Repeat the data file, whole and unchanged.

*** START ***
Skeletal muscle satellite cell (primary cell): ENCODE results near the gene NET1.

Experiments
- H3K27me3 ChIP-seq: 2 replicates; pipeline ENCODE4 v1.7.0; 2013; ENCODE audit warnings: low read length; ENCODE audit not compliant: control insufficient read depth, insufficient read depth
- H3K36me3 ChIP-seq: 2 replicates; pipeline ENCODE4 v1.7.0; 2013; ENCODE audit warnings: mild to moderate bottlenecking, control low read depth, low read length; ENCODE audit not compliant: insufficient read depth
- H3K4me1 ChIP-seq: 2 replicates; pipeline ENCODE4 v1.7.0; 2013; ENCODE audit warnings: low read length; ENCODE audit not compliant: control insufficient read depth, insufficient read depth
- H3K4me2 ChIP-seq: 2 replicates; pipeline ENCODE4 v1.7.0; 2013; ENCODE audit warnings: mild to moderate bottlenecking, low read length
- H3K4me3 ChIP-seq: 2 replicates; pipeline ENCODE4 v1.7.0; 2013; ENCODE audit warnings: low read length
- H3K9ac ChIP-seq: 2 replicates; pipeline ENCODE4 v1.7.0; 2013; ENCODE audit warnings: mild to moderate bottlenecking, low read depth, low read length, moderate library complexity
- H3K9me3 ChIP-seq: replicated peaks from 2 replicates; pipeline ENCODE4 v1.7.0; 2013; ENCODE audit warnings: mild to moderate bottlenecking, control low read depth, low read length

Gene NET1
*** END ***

Skeletal muscle satellite cell (primary cell): ENCODE results near the gene NET1.

Experiments
- H3K27me3 ChIP-seq: 2 replicates; pipeline ENCODE4 v1.7.0; 2013; ENCODE audit warnings: low read length; ENCODE audit not compliant: control insufficient read depth, insufficient read depth
- H3K36me3 ChIP-seq: 2 replicates; pipeline ENCODE4 v1.7.0; 2013; ENCODE audit warnings: mild to moderate bottlenecking, control low read depth, low read length; ENCODE audit not compliant: insufficient read depth
- H3K4me1 ChIP-seq: 2 replicates; pipeline ENCODE4 v1.7.0; 2013; ENCODE audit warnings: low read length; ENCODE audit not compliant: control insufficient read depth, insufficient read depth
- H3K4me2 ChIP-seq: 2 replicates; pipeline ENCODE4 v1.7.0; 2013; ENCODE audit warnings: mild to moderate bottlenecking, low read length
- H3K4me3 ChIP-seq: 2 replicates; pipeline ENCODE4 v1.7.0; 2013; ENCODE audit warnings: low read length
- H3K9ac ChIP-seq: 2 replicates; pipeline ENCODE4 v1.7.0; 2013; ENCODE audit warnings: mild to moderate bottlenecking, low read depth, low read length, moderate library complexity
- H3K9me3 ChIP-seq: replicated peaks from 2 replicates; pipeline ENCODE4 v1.7.0; 2013; ENCODE audit warnings: mild to moderate bottlenecking, control low read depth, low read length

Gene NET1